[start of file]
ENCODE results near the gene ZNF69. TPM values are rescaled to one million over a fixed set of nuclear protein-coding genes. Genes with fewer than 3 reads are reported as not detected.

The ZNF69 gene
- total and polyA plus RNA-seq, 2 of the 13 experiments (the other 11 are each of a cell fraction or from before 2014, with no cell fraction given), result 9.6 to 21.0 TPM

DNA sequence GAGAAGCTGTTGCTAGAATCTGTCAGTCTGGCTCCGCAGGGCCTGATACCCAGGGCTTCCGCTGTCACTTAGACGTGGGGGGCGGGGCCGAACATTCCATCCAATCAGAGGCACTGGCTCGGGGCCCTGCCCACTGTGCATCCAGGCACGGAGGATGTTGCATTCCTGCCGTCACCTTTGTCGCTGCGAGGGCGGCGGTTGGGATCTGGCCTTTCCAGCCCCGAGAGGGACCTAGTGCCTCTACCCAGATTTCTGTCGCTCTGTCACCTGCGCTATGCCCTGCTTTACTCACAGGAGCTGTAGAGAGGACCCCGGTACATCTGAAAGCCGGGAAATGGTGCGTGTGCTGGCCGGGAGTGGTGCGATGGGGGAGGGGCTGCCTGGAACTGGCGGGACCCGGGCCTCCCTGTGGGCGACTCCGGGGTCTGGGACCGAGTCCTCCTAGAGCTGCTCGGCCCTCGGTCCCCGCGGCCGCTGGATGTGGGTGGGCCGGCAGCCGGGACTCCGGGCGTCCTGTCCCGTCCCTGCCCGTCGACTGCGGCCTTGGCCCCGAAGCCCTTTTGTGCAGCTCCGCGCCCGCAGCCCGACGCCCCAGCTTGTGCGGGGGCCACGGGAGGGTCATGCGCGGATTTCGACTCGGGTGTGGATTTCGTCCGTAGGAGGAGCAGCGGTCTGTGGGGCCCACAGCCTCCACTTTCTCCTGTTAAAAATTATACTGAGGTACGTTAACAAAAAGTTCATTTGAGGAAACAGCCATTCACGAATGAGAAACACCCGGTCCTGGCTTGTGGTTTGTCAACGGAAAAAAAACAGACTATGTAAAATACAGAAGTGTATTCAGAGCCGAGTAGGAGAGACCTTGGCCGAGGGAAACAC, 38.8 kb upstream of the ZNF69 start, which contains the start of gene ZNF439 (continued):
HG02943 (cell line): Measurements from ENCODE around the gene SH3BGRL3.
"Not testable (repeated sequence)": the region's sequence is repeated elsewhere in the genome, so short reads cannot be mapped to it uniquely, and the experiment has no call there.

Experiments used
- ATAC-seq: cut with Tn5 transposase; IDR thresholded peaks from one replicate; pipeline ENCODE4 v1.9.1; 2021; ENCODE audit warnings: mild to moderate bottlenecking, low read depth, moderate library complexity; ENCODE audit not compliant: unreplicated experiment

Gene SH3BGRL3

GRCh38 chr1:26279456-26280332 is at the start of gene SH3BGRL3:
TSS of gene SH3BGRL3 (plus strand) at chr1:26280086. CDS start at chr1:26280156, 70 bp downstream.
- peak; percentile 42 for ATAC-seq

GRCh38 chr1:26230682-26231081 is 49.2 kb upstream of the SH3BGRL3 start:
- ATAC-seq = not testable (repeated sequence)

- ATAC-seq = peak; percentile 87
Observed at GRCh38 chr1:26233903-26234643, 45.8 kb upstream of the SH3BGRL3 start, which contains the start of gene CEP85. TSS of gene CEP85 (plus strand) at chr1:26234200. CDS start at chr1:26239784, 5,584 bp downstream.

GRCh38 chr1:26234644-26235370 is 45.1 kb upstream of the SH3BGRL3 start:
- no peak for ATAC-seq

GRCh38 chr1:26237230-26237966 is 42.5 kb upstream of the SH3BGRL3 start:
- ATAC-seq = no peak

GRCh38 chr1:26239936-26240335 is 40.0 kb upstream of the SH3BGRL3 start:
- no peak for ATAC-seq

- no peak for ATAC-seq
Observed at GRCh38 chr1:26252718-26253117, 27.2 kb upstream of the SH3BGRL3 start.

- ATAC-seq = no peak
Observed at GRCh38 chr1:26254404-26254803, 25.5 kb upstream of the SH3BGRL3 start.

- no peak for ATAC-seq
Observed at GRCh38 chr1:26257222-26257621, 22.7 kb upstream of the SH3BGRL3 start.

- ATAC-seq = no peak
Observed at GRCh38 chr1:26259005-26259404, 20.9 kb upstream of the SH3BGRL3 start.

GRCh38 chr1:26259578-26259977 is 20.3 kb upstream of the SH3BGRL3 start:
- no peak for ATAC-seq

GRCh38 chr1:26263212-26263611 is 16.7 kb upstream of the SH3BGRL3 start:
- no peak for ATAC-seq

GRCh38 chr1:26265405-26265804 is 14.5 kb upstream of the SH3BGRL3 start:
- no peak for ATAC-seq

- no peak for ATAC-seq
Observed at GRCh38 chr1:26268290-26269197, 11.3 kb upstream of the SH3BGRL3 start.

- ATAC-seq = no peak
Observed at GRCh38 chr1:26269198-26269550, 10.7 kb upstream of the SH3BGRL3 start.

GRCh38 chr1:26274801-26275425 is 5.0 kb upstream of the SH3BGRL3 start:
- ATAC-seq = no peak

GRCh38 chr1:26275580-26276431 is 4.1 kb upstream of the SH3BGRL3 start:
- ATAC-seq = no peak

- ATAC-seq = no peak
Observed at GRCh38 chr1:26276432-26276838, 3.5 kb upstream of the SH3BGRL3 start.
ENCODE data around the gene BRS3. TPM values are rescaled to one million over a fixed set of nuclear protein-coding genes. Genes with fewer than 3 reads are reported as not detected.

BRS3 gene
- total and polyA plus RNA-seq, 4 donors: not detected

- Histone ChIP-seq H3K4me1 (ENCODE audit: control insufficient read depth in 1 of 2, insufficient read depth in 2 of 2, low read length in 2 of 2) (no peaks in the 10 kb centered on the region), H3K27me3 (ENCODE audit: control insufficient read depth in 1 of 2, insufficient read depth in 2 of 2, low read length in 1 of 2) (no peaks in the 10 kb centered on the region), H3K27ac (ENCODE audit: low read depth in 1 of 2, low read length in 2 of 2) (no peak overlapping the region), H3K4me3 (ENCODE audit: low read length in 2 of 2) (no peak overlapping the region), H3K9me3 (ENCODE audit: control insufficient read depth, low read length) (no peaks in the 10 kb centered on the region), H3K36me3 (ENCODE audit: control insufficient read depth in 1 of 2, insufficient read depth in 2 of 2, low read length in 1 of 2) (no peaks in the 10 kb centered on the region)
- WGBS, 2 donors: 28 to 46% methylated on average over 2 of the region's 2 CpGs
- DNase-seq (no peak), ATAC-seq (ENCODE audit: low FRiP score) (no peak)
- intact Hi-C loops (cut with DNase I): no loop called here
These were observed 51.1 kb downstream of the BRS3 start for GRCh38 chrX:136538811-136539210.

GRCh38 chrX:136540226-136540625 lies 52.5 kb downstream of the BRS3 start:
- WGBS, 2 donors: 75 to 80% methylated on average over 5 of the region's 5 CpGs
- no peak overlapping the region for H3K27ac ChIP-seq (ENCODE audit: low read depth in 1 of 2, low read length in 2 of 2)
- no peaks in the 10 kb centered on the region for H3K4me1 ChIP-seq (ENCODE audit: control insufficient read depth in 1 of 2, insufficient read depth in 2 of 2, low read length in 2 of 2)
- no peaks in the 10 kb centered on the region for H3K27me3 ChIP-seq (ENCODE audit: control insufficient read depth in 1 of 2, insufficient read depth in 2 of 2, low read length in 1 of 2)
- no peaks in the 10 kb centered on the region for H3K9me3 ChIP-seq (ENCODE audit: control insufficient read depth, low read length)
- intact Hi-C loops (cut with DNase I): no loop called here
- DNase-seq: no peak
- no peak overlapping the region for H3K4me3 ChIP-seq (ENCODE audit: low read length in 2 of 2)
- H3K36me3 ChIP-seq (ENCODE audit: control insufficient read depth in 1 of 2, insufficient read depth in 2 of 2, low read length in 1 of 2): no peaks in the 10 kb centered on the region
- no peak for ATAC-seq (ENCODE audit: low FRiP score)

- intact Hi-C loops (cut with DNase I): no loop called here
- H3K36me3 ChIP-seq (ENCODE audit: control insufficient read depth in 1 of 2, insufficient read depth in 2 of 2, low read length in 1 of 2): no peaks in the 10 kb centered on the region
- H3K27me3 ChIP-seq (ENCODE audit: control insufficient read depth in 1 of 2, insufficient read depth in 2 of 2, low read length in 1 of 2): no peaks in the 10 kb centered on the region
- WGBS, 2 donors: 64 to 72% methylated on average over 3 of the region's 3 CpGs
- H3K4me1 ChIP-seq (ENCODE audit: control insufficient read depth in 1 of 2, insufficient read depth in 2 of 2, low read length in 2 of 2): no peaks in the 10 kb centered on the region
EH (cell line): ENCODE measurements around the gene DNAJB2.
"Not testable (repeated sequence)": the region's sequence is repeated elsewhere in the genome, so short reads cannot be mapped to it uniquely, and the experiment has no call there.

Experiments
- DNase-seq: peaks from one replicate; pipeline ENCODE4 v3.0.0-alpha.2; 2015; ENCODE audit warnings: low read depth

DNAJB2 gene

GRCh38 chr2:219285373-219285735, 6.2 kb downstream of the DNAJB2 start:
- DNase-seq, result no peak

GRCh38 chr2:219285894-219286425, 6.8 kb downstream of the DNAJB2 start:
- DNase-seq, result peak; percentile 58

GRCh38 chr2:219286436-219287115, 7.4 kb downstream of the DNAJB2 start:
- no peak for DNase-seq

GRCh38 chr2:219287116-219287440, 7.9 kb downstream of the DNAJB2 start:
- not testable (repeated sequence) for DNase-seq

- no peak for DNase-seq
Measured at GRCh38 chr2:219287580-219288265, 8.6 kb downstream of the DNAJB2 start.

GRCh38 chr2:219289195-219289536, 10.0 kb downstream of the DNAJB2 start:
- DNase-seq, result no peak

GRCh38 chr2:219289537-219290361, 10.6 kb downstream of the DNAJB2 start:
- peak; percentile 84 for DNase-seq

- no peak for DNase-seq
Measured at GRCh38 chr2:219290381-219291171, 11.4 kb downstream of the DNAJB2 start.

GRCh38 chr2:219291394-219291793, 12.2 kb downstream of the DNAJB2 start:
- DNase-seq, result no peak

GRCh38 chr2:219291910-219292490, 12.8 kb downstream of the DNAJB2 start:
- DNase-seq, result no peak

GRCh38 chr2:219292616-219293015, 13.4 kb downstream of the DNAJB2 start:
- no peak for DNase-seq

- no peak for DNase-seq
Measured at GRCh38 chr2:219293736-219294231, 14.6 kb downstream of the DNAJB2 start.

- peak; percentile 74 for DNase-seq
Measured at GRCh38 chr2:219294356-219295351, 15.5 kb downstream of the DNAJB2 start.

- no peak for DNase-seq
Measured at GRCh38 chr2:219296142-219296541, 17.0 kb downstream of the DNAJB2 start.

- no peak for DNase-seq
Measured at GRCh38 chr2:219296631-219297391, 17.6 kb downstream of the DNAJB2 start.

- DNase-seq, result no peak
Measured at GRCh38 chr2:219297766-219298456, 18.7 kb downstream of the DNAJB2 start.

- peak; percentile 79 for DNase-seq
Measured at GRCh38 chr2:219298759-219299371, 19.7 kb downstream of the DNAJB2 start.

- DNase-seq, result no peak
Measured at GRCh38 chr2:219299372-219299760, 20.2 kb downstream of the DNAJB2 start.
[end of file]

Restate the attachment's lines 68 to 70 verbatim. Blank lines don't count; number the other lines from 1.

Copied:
- H3K27me3 ChIP-seq (ENCODE audit: control insufficient read depth in 1 of 2, insufficient read depth in 2 of 2, low read length in 1 of 2): no peaks in the 10 kb centered on the region
- WGBS, 2 donors: 64 to 72% methylated on average over 3 of the region's 3 CpGs
- H3K4me1 ChIP-seq (ENCODE audit: control insufficient read depth in 1 of 2, insufficient read depth in 2 of 2, low read length in 2 of 2): no peaks in the 10 kb centered on the region